Adrenocortical Carcinoma (ACC)
What is adrenocortical carcinoma?
Adrenocortical carcinoma, or ACC, is a cancer of the adrenal glands, which are two small triangular-shaped glands that sit on top of each kidney. The outside of these glands is called the adrenal cortex. The adrenal cortex makes important hormones that help your body control water balance, blood pressure, stress response, and cause the body to have male or female traits. ACCs form in the adrenal cortex.
An ACC may be functioning, which means it makes more hormone than normal, or non-functioning, which means it has no effect on hormone production. A functioning ACC tumor often makes too much of the hormones cortisol, aldosterone, testosterone, or estrogen.
How common is adrenocortical carcinoma?
ACC is very rare, affecting around one case diagnosed in one million people in the US. It is more common in females than males.
How is adrenocortical carcinoma diagnosed?
ACC can cause pain in the abdomen, high blood pressure, acne, overgrowth of hair, and voice deepening. Other symptoms of ACC are different for females and males, since it can change hormone levels. Females may have an overgrowth in female genitalia and facial hair. Males may have abnormal penis growth or early puberty changes like increased muscle growth and body hair.
Lab Tests: If you have symptoms of ACC, your doctor will order lab tests of your urine and blood to check your hormone levels.
Imaging: Your doctor will use imaging tests such as ultrasound, CT, X-ray, PET, and MRI scans to look at the size of the tumor and whether it has spread to other parts of your body.
Biopsy: To check if the tumor is ACC, your doctor may perform a biopsy, taking a small sample from the tumor with a needle. A pathologist will study cells from the sample under the microscope to see what kind of tumor it is.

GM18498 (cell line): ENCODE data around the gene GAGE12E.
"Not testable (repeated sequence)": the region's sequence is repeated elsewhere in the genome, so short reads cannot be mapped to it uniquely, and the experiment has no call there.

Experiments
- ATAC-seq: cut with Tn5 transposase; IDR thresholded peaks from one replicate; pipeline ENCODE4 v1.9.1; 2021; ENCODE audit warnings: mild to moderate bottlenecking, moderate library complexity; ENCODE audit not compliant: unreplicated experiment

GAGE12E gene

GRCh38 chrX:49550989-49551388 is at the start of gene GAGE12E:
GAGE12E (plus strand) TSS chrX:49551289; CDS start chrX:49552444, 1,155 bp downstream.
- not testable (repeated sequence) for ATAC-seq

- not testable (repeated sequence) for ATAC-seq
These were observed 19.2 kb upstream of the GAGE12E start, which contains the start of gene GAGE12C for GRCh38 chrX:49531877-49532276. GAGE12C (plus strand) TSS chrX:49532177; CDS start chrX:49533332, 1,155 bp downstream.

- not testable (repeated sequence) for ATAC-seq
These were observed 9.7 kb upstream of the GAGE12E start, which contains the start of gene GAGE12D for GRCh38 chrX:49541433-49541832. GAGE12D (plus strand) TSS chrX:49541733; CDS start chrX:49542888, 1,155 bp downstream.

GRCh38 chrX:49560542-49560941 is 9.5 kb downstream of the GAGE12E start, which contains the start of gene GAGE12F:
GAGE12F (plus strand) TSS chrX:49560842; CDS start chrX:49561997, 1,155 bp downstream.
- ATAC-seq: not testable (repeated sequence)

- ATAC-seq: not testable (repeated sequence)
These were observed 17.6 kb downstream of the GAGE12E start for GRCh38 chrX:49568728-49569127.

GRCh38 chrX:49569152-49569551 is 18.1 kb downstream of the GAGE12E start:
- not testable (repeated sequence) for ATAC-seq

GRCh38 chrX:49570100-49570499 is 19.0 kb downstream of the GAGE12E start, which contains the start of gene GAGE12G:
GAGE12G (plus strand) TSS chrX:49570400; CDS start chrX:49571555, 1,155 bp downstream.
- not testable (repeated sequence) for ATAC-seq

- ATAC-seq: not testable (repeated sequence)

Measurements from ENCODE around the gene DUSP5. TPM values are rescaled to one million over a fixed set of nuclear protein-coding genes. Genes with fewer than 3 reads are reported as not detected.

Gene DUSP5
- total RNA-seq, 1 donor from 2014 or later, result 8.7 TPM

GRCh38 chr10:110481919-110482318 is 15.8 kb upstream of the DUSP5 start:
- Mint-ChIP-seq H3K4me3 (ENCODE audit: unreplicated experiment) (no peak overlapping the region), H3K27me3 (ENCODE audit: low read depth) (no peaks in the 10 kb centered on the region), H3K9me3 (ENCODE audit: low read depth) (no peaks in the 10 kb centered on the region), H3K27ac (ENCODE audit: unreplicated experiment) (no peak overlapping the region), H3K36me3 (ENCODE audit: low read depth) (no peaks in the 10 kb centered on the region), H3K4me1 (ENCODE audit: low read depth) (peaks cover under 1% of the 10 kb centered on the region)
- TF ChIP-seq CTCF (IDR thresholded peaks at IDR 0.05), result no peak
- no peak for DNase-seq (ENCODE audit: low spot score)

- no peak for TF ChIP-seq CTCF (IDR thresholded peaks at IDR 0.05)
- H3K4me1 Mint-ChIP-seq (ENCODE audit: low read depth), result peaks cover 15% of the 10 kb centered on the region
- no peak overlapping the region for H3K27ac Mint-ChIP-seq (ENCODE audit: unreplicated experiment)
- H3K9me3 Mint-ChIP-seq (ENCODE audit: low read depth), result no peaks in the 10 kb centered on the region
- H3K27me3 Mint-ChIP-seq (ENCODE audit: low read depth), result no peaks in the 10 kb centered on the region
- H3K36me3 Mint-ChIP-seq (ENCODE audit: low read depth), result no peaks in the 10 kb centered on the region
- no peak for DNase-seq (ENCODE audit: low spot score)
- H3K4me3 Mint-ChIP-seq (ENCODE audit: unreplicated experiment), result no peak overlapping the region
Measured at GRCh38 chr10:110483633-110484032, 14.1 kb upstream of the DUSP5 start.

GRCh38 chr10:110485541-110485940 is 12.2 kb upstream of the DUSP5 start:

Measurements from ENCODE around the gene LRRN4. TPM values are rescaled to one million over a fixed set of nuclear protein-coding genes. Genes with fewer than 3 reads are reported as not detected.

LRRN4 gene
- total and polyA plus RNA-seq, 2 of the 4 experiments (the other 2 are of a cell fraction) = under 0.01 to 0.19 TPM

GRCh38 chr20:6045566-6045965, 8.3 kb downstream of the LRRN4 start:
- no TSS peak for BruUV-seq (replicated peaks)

ACC is rare but, another type of tumor in the adrenal glands, adrenocortical adenoma, is quite common. Adrenocortical adenoma is not as dangerous as ACC. It can be difficult to tell the difference between them because they are both found in the adrenal glands and the cells can look similar. Getting the correct diagnosis is very important to determine the best treatment.
How is adrenocortical carcinoma treated?
Surgery: Surgery is used to remove as much of the ACC as possible. Small ACCs are often cured with surgery.
Chemotherapy: When the ACC tumors are large, or the cancer cells have spread to other parts of the body, chemotherapy is used with surgery.
Does adrenocortical carcinoma run in families?
ACC runs in families 50% of the time. Genetic testing is recommended for all close relatives of people with ACC.
When you have ACC, you may have other conditions that increase your chance of getting cancer. Genetic testing helps determine if you or your family members are at risk of developing ACC and other diseases. Genetic counseling is often recommended to help you understand the risks to you and your family members.
How does adrenocortical carcinoma form?
Scientists are always working to understand how cancer forms but it can be hard to prove. Because ACC can run in families, we know that changes in genes linked to Li-Fraumeni Syndrome, Beckwith-Wiedemann Syndrome, and Carney complex are important in causing ACC.
What is the prognosis for someone with adrenocortical carcinoma?
The estimate of how a disease will affect you long-term is called prognosis. Every person is different and prognosis will depend on many factors, such as:
- Where the tumor is in your body
- If the cancer has spread to other parts of your body
- How much of the tumor was taken out during surgery
If you want information on your prognosis, it is important to talk to your doctor. NCI also has resources to help you understand cancer prognosis.
Doctors estimate ACC survival rates by how groups of people with ACC have done in the past. Because there are so few people with ACC, these rates may not be very accurate. They also don't consider newer treatments being developed.
If the ACC is small when it is found, prognosis is good and cure is likely. If the ACC is already large or has spread to other parts of the body, treatment is more difficult and the five-year survival rate is 36% to 46%.